We defined a function named "tarview" above, which receives an argument, which is a certain type of tar file. When executing this function, it determines which tar file type the argument is (uncompressed, gzip compressed or bzip2 compressed), prints a line of informational message, and then displays the contents of the tar file. The above function should be called as follows (after typing, pasting, or finding the function, call it from a script or command line):

$ tarview shorten.tar.gz Displaying contents of shorten.tar.gz (gzip-compressed tar) drwxr-xr-x ajr/abbot 0 1999-02-27 16:17 shorten-2.3a/ -rw-r--r-- ajr/abbot 1143 1997-09-04 04:06 shorten-2.3a/Makefile -rw-r--r-- ajr/abbot 1199 1996-02-04 12:24 shorten-2.3a/INSTALL -rw-r--r-- ajr/abbot 839 1996-05-29 00:19 shorten-2.3a/LICENSE .... Copy code

Use them interactively

Don't forget, you can put functions (such as the functions above) in ~/.bashrc or ~/.bash_profile so that you can use them at any time in bash.

As you can see, you can use the same mechanism as quoting command line arguments to refer to arguments inside function definitions. In addition, the " #" macro will be expanded to include the number of arguments. The only thing that may not be exactly the same is the variable " 0", which will expand to the string "bash" (if the function is run interactively from the shell) or the name of the script that calls the function.

Name space

It is often necessary to create environment variables in functions. Although it is possible, there is one technical detail that should be understood. In most compiled languages (such as C), when a variable is created inside a function, the variable is placed in a separate local namespace. Therefore, if a function named myfunction is defined in C and an argument named "x" is defined in the function, any global variable named "x" (variable outside the function) will not be affected Its impression, thereby eliminating the negative effects.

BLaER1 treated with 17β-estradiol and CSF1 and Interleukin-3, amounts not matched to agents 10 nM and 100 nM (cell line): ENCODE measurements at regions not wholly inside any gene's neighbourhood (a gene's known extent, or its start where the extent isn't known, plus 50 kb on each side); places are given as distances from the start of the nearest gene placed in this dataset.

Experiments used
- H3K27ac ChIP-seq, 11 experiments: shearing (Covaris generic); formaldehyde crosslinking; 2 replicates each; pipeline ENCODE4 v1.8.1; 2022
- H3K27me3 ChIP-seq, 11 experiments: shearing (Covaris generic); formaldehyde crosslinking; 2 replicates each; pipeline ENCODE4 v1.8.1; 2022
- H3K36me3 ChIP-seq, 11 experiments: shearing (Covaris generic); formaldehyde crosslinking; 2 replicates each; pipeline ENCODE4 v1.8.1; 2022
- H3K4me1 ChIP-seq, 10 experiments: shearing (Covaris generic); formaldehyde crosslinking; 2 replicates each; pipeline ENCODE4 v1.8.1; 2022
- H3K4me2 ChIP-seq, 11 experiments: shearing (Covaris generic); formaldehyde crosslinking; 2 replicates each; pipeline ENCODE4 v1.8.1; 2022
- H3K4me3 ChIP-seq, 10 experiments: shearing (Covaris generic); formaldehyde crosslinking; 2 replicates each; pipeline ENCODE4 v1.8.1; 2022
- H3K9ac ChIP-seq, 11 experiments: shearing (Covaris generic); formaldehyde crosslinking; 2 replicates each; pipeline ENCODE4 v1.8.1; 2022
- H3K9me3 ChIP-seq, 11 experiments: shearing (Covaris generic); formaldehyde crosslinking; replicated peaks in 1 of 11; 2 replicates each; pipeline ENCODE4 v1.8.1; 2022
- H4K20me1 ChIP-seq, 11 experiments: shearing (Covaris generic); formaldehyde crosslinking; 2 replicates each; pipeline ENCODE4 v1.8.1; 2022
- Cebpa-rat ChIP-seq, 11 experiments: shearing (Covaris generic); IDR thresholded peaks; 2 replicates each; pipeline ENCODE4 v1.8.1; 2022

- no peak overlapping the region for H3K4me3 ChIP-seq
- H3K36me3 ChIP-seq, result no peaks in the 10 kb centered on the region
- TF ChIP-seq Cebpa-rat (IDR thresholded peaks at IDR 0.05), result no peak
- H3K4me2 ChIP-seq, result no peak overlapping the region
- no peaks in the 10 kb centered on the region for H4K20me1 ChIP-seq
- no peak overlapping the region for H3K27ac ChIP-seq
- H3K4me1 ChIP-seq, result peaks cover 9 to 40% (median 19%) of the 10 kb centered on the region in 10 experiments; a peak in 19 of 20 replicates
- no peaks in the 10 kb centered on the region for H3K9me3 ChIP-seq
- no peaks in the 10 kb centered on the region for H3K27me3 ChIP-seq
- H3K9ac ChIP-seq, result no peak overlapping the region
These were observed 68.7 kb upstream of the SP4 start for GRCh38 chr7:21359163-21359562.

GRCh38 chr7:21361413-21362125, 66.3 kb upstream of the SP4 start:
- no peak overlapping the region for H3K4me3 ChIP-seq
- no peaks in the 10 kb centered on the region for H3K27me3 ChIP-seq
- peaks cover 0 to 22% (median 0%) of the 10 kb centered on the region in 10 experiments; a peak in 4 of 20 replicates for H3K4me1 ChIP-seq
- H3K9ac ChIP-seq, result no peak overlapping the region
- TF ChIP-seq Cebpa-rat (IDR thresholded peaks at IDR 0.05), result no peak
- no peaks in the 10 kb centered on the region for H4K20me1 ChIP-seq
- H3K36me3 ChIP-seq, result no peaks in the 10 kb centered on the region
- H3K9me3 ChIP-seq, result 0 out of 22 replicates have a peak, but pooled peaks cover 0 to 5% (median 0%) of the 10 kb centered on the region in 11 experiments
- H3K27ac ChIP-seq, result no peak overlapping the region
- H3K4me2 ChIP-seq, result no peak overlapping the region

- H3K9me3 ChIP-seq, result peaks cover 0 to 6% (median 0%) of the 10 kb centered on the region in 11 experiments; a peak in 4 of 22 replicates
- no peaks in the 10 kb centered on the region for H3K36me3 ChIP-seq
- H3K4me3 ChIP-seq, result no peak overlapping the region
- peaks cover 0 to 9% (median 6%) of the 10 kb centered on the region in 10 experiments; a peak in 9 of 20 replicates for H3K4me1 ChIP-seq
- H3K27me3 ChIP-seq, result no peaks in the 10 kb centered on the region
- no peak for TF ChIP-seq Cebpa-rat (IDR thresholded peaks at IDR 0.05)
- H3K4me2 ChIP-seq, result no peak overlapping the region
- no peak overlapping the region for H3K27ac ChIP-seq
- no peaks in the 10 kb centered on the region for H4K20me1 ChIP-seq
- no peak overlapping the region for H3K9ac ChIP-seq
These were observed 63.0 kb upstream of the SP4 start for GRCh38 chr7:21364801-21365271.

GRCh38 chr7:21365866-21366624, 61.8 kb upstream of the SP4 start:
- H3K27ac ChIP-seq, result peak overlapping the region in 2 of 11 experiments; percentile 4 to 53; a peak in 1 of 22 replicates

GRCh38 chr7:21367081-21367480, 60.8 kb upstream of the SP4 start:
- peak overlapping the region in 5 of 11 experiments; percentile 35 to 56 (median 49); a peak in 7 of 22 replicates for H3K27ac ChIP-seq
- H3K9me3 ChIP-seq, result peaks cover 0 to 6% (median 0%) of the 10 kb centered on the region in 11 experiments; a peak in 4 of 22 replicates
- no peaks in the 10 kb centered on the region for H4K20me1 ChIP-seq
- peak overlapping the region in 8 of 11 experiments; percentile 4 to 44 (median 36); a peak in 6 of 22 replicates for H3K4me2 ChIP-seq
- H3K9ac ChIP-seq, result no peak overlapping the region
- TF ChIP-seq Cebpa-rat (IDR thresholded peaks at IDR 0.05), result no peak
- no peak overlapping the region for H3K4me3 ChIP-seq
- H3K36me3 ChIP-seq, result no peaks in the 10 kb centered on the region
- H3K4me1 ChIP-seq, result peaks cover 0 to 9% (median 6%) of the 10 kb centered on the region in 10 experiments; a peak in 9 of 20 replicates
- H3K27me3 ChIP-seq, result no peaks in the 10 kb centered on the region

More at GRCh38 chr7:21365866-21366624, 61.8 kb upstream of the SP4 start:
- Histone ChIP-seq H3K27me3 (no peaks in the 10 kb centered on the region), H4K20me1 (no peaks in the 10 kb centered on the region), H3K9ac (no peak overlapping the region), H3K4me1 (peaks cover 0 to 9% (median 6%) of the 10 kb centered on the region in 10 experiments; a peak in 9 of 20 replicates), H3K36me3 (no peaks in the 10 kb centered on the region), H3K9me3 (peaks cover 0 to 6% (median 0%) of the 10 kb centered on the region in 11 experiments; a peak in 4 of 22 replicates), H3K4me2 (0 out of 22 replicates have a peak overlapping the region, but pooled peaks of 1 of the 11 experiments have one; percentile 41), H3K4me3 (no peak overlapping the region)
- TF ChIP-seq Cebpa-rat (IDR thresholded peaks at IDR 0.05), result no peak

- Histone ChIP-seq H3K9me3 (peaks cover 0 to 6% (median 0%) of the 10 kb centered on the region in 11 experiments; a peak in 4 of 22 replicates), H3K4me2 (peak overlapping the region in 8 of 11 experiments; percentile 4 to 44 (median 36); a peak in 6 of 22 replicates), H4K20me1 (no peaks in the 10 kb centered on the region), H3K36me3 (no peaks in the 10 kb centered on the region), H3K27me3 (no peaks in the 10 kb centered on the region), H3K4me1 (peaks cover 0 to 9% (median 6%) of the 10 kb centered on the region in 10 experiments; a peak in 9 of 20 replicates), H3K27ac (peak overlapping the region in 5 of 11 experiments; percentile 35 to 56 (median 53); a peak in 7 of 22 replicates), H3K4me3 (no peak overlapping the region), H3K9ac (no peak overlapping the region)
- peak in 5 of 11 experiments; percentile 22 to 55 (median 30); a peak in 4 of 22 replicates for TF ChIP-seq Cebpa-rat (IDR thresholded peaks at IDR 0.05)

This is true in C, but not in bash. In bash, whenever create an environment variable inside a function, it will be added to the global namespace. This means that the variable will overwrite the global variable outside the function and continue to exist after the function exits:

#!/usr/bin/env bash myvar="hello" myfunc() { myvar="one two three" for x in $myvar do echo $x done } myfunc echo $myvar $x Copy code

When this script is run, it will output "one two threethree", which shows what is defined in the functionmyvar"How to affect global variables"myvar "how to affect global variables" myVar ", and the loop control variable"x"How to continue to exist after the function exits (if"x" How to continue to exist after the function exits (if " x "global variables exist, will also be affected).

In this simple example, it is easy to find the error and correct it by using other variable names. But this is not the right way. The best way to solve this problem is to prevent the possibility of affecting global variables at the beginning by using the "local" command. When you create a variable inside the function using the "local", they will be placed in the local name space, and does not affect any global variables. Here is how to implement the above code so as not to rewrite global variables:

#!/usr/bin/env bash myvar="hello" myfunc() { local x local myvar="one two three" for x in $myvar do echo $x done } myfunc echo $myvar $x Copy code

This function will output "hello" - do not rewrite global variables"myvar","myvar"," x" does not continue to exist outside of myfunc. In the first line of the function, we create the local variable x to be used later, and in the second example (local myvar="one two three In ""), we created a local variable myvar andassigned a value to itat the same time. When defining loop control variables as local variables, it is convenient to use the first form, because it is not allowed to say: "forlocal x in$myvar". This function does not affect any global variables, and you are encouraged to design all functions in this way. Only when explicitly want to modify a global variable, itdoes notshould be used "local".

Concluding remarks

We have learned the most basic bash functions, and now we have to look at how to develop an entire application based on bash. The next part is about to talk about it. Goodbye!

Reference

Original: www.ibm.com/developerwo...